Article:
Michigan Association of Health Plans

Here’s how $1.5B will change health care in Greater Lansing

Originally published by Lansing State Journal

Editors note: The time frame during which $1.5 billion in health care-related investment in the Lansing area will occur has been updated in this story. 

LANSING — Health care-related industries in Lansing have launched $1.5 billion in investment projects in the past two years.

That includes Sparrow Health System’s $64 million Herbert Herman Cancer Center, McLaren Greater Lansing’s planned $450 million hospital adjacent to Michigan State University and the Facility for Rare Isotope Beams on MSU’s campus.

But new facilities don’t just mean that Lansing residents will have better access to top-of-the-line cancer care or that local hospitals will have a better shot at attracting the best workers.

It also could potentially help attract even more health care-related businesses to the area, said Keith Lambert, the vice president of business attraction for the Lansing Economic Area Partnership. The area already has companies working with nuclear medicine and medical devices, he said, and health system investment could attract even more interest in those fields.

“I think we’re kind of a sleeping giant in these realms,” he said. “A lot of it has to do with awareness and getting the word out.”

The uptick in health care-related investment an important step in creating more economic opportunities in Lansing for all industries, Lambert said. Having a strong health care system is an important recruiting tool for any business, he said. Access to health care is an indication of good quality of life.

“It’s going to be a fascinating thing,” Lambert said. “There’s exponential potential for growth in the future.”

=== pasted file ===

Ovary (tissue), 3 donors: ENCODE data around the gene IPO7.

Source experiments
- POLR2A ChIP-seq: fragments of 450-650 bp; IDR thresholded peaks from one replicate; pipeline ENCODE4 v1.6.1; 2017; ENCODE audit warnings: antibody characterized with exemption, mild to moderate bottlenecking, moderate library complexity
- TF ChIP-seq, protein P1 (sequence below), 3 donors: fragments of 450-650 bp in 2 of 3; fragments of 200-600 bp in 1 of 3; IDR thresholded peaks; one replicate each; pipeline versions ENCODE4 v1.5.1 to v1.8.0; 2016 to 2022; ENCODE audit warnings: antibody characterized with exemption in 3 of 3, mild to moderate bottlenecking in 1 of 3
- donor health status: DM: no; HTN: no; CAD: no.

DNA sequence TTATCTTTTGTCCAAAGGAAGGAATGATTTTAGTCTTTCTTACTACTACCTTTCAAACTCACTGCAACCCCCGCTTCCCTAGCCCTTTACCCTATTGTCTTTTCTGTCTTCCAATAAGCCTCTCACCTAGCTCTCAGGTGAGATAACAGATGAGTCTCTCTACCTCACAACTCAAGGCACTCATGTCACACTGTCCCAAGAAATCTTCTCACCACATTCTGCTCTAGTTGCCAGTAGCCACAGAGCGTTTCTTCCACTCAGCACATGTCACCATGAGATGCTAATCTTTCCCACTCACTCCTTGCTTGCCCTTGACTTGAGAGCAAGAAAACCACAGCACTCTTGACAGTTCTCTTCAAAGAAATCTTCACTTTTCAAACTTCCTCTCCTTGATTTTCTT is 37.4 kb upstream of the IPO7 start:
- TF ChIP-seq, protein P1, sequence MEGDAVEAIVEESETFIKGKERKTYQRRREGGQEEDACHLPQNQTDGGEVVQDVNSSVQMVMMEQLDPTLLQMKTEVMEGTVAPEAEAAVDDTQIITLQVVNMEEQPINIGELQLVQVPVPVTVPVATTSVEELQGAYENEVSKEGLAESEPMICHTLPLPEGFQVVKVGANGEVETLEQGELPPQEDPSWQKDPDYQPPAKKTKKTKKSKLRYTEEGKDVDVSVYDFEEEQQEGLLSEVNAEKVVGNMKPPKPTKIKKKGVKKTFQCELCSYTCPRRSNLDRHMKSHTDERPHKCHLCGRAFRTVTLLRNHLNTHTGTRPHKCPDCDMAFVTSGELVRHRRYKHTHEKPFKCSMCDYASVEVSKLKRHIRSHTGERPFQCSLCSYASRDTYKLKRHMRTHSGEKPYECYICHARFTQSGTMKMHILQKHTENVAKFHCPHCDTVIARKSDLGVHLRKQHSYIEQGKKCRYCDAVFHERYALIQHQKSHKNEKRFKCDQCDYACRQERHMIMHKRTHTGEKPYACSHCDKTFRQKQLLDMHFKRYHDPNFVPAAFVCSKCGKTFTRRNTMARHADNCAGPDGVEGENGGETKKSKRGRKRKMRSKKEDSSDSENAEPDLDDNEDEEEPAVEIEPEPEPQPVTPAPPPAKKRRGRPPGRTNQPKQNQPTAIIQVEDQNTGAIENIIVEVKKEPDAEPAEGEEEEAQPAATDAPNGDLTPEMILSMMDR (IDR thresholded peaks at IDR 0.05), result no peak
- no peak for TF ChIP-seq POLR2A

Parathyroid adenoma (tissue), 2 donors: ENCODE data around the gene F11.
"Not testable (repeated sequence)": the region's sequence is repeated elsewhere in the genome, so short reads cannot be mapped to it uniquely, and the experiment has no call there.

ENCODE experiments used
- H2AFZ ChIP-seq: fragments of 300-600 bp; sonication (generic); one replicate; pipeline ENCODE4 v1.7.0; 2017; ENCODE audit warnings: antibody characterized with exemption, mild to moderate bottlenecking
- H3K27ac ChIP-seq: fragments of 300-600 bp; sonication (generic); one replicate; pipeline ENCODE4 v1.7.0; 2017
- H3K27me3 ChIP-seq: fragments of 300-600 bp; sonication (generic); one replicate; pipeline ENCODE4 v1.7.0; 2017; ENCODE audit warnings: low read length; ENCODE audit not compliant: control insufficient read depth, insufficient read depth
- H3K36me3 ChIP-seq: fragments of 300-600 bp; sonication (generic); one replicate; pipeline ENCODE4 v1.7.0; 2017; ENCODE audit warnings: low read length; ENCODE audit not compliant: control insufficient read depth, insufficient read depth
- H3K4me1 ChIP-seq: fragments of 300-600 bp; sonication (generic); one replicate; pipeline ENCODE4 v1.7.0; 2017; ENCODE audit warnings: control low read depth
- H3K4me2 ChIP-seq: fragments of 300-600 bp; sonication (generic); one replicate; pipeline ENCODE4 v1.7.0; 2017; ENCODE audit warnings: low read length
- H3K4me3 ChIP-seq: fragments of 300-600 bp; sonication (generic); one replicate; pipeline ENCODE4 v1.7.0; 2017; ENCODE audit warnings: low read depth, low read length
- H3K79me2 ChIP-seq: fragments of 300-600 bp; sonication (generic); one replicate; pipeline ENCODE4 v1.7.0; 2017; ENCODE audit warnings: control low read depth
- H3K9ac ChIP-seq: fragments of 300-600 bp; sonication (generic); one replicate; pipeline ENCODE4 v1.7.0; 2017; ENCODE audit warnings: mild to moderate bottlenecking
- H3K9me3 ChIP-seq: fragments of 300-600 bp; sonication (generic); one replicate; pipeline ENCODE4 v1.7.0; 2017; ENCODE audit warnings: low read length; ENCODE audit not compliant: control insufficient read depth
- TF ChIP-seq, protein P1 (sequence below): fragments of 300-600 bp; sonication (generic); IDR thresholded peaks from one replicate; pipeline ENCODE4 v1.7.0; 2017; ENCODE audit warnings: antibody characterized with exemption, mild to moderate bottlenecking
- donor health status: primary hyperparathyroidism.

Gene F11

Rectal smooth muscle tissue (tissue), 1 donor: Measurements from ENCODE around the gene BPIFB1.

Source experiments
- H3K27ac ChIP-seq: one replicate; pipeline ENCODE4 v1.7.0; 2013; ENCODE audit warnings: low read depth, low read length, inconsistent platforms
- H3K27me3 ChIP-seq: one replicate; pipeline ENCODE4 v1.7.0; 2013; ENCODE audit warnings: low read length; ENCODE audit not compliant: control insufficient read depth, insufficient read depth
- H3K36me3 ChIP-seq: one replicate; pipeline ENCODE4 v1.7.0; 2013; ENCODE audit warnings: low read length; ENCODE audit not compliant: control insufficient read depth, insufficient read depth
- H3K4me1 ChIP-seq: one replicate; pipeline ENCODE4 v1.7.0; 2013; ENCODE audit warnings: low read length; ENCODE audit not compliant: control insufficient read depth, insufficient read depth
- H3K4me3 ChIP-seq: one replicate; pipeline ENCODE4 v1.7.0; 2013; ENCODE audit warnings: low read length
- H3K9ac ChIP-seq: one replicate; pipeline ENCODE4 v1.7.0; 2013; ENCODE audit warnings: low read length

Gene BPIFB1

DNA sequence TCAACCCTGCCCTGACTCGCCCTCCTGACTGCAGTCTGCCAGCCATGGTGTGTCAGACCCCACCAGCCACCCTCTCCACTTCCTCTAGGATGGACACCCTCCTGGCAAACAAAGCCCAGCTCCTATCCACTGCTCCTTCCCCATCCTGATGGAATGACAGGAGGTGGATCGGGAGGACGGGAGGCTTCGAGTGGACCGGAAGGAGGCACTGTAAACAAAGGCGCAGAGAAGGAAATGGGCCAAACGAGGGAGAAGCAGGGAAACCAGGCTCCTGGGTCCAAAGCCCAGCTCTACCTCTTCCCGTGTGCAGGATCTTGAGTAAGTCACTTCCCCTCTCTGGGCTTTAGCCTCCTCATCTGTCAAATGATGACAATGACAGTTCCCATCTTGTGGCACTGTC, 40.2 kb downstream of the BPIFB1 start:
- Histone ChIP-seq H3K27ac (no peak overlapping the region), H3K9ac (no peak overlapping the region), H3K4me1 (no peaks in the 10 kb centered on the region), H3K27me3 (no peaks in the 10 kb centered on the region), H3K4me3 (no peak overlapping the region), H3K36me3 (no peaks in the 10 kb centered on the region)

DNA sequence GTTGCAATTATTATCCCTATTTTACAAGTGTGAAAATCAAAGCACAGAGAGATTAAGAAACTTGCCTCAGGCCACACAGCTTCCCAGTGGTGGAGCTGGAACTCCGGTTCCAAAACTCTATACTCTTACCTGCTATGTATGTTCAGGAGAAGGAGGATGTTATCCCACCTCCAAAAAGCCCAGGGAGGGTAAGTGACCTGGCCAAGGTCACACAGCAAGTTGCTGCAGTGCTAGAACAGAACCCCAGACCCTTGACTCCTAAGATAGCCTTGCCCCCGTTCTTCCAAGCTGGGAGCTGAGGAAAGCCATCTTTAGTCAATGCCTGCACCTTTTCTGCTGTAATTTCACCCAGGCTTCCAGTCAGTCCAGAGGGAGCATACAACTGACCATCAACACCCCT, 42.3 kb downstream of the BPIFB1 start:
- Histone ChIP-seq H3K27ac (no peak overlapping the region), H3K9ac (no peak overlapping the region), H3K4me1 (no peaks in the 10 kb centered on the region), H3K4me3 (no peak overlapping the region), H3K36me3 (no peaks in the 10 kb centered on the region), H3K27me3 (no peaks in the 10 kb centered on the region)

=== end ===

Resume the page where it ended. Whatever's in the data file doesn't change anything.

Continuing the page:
More business development is just one of the impacts of a changing health care scene. Here are three others:

New facilities

By 2021, McLaren Greater Lansing will consolidate operations at its two south Lansing facilities into one $450 million hospital on what was once farm land near Michigan State University, the hospital announced in December.

The new health care campus will be developed on land acquired from the MSU Foundation in the foundation’s University Corporate Research Park between Collins Road and US 127 south of Forest Road.

McLaren has been conducting focus groups with patients, their family members and community members to get feedback on how to best design the new facility. Work on the project should be completed by 2021.

The new campus will have 240 beds, a cancer center and an ambulatory care center. McLaren expects to add about 80 employees when the campus opens and to fill about 75 present openings. McLaren Greater Lansing has close to 2,000 employees.

An estimated 2,500 one-year jobs will be created during the construction process.The new facility will be nine stories tall and have 18 operating rooms, according to current plans. McLaren’s Lansing facilities at 401 W. Greenlawn Ave. and 2727 S. Pennsylvania Ave. are to be redeveloped, but official plans haven’t been announced.

Along with better serving its patients, the new hospital will also help McLaren recruit employees in a competitive health care market, said Kirk Ray, the CEO and president of McLaren Greater Lansing.

“What health care employee or clinical caregiver wouldn’t want to work in a state-of-the-art facility?” he said. “There’s not a lot of hospitals or health systems around that are building state-of-the-art facilities like we’re going to be doing.”

Dennis Swan, Sparrow’s president and CEO, echoed Ray. He said facilities can play a key role in attracting the best employees.

Along with Sparrow’s new cancer center, the hospital opened a 4,000-square-foot addition to its lobby that included upgrades to its dining space in the summer of 2016. Sparrow also added a Starbucks a year later, among other renovations to the lobby.

“Without question fine facilities help you recruit and retain top-notch people,” Swan said. “And let’s face it, it’s a very competitive market.”